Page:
Building the Bench
Just as many organizations begin to feel that they’re stabilizing after a long period of economic uncertainty, they may find themselves facing a new and unexpected challenge: deficient management bench strength.
According to the American Management Association’s study of nearly 1,000 companies, just 28% of respondents believe that their organizations have sufficient leadership depth. Nearly three-quarters experience uneven or inadequate bench strength. And 18% have serious management gaps.
The past several years of belt-tightening and focusing narrowly on ‘getting the work out the door’ while cutting training budgets and deferring development has taken a toll. Now is the time to reverse that trend and begin to rebuild the bench by deliberately developing each and every employee.
Remember the Bell Curve?
Most organizations would distribute their workforce according to the classic bell curve. There’s a certain (hopefully small) percentage of struggling employees on one end and a certain portion on the other end dedicated to high performers and high potential employees. The middle represents those solid day-in and day-out contributors who meet expectations.
Building bench strength requires addressing struggling performers. Leaders must develop constructive improvement plans that are consistent with the organization’s requirements and based upon doable actions that will return performance to acceptable levels. When successful, these employees can reestablish themselves and their contributions. When unsuccessful, they can be counseled out of the organization, making room for others more likely to help grow the leadership bench.
Building bench strength also requires supporting high performers and high potentials. Putting these individuals on the fast track with coaching and a specialized curriculum accelerates their readiness and enables their movement into key roles.
Most organizations have systems and programs to support these two groups on the two ends of the bell curve.
Wring out the Bell
But, where many organizations fall short is with the big bulb of the bell – the solid ‘meets expectations’ employees in the middle. This represents a frequently un- (or under-) tapped development audience. Within that massive middle are potential rock stars who, with some development attention, could be part of a solid management bench.
Best in class organizations don’t ignore the middle of the bell. In fact, they consciously invest in this population, ensuring that each employee has the ability to learn, develop, and grow. And they do this – not through elaborate systems and processes – but rather through conversation.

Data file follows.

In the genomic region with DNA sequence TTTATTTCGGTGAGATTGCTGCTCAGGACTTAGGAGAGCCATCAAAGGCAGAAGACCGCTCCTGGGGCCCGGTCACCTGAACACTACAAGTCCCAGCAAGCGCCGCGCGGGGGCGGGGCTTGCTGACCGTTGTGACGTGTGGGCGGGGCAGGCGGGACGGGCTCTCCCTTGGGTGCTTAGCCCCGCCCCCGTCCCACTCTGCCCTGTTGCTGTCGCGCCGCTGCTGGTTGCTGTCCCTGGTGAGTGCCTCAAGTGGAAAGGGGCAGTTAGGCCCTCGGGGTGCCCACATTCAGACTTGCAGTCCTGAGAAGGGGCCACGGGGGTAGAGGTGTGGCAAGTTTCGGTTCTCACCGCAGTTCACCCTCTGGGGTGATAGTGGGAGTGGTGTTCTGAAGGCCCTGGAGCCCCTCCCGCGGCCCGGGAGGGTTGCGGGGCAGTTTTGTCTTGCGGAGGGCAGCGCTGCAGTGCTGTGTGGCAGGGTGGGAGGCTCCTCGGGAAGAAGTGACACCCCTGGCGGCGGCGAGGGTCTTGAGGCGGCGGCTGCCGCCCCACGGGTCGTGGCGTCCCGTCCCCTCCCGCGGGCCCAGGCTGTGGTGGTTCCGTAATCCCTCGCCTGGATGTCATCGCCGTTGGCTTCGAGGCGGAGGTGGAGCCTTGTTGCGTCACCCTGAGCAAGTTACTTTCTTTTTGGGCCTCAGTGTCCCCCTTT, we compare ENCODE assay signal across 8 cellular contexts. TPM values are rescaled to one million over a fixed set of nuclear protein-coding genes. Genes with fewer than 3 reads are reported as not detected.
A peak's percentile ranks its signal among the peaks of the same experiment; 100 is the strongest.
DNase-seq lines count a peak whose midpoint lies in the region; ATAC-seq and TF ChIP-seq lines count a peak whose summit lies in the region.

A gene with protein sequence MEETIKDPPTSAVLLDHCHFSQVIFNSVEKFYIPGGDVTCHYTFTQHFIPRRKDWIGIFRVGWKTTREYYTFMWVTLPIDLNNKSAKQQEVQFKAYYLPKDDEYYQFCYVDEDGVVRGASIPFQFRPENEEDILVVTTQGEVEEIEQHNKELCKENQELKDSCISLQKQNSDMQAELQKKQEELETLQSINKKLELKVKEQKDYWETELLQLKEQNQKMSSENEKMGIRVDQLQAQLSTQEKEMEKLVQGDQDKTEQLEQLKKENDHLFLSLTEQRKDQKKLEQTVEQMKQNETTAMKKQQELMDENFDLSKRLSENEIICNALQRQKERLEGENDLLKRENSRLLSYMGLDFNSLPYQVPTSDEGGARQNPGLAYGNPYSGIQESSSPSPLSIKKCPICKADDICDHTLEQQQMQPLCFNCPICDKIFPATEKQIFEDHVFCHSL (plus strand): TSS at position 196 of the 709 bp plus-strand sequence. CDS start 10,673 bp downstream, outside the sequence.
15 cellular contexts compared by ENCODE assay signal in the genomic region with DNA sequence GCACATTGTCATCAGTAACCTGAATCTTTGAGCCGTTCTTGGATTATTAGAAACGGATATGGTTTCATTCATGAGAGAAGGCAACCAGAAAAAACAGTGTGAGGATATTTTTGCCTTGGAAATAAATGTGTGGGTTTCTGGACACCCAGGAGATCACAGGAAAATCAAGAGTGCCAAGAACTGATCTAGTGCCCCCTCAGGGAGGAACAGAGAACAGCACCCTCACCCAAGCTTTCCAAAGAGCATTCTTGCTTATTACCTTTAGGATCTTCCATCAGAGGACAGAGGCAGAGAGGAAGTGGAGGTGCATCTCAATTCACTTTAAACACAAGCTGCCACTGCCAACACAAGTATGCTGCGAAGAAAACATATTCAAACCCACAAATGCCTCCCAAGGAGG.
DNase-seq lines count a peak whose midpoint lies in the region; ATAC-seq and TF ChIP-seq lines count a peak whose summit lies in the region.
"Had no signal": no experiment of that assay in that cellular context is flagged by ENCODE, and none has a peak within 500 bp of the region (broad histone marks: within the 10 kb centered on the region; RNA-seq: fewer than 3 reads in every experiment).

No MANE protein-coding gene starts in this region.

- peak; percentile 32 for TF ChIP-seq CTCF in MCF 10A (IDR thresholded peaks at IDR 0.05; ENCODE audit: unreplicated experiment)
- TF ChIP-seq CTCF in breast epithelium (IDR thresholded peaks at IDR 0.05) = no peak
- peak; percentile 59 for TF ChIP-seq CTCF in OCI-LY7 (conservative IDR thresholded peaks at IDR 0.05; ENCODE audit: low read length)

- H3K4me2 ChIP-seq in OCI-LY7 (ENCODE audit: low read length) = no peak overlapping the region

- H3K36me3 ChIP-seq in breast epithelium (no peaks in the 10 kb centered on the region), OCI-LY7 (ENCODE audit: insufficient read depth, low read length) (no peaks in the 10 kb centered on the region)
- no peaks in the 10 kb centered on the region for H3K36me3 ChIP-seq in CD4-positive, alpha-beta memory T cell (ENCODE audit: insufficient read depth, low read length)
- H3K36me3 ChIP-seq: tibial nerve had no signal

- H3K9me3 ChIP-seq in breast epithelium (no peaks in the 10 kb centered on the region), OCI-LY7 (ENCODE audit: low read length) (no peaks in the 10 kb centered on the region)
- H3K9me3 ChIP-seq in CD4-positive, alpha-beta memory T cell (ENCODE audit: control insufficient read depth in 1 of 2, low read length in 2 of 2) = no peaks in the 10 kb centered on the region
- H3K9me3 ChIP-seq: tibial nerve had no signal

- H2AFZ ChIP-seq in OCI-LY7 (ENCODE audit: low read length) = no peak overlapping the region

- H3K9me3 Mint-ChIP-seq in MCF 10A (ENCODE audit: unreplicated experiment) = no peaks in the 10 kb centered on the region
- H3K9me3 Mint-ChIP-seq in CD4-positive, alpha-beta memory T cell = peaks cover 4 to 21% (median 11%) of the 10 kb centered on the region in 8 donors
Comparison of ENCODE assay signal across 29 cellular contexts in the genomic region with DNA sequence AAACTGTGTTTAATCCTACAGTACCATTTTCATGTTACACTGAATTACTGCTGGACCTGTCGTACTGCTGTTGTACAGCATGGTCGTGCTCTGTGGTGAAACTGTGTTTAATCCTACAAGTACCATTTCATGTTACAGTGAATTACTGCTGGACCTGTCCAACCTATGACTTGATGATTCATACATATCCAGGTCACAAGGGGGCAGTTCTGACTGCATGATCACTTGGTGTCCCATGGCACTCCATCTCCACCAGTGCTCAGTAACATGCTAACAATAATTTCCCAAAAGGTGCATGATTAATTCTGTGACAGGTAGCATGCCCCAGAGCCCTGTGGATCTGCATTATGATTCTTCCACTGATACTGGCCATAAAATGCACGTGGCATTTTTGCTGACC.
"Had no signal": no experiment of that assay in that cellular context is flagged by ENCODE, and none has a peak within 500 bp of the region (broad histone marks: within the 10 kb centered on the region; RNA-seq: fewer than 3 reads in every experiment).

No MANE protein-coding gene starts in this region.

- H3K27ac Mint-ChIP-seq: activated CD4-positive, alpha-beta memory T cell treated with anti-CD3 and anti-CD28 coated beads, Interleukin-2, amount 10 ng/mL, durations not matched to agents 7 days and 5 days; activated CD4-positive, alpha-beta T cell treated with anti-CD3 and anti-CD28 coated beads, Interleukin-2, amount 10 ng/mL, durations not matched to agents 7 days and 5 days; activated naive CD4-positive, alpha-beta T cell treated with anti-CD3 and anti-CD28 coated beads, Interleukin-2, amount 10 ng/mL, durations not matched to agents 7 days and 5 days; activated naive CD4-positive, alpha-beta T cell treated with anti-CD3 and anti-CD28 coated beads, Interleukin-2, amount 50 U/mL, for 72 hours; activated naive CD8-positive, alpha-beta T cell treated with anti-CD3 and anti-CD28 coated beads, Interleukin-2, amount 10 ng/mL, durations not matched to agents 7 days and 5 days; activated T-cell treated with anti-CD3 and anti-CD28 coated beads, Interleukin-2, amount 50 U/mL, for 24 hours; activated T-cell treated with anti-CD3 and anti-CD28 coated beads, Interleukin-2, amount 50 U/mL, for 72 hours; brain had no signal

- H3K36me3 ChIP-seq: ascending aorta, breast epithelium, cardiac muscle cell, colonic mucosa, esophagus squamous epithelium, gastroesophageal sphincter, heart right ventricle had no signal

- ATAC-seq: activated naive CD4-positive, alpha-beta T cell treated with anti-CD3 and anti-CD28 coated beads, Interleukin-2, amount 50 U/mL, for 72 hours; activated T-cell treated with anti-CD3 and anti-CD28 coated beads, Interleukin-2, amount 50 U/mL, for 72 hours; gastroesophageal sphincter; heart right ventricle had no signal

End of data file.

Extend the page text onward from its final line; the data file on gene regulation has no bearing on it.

Human being-to-human being conversations build bench strength as leaders sit down with employees to:
- Assess strengths, talents, and abilities.
- Explore interests, passions, and visions for the future within the context of the needs of the organization.
- Identify what’s missing or what employees must do to move from A to B.
- Jointly develop a self-directed plan to build one new capacity.
This simple, straight-forward process accomplishes several things. It establishes the expectation that employees own their development… which is the only sustainable way to develop the massive middle of the organization. It builds confidence and momentum while testing the true interest and commitment of the employee. Finally, it distinguishes and identifies a pool of the most motivated individuals in which to invest greater development resources.
Development conversations that follow these four steps help you ‘wring’ out your bell, moving more employees up the performance/capability curve. In the process, you’ll build the management bench strength required to meet today’s challenges – and tomorrow’s as well.
What about you? Which parts of the bell get the most attention in your organization? What are you doing to develop your management bench?
Image: www.dreamstime.com and Liz Price
This entry was posted in Career Matters, Leadership Matters and tagged American Management Association, bell curve, bench strength, capacity, employee development, high potential, interests, management, motivation, passion, performance, strengths, struggling performers, sustainable, talents, uncertainty. Bookmark the permalink.
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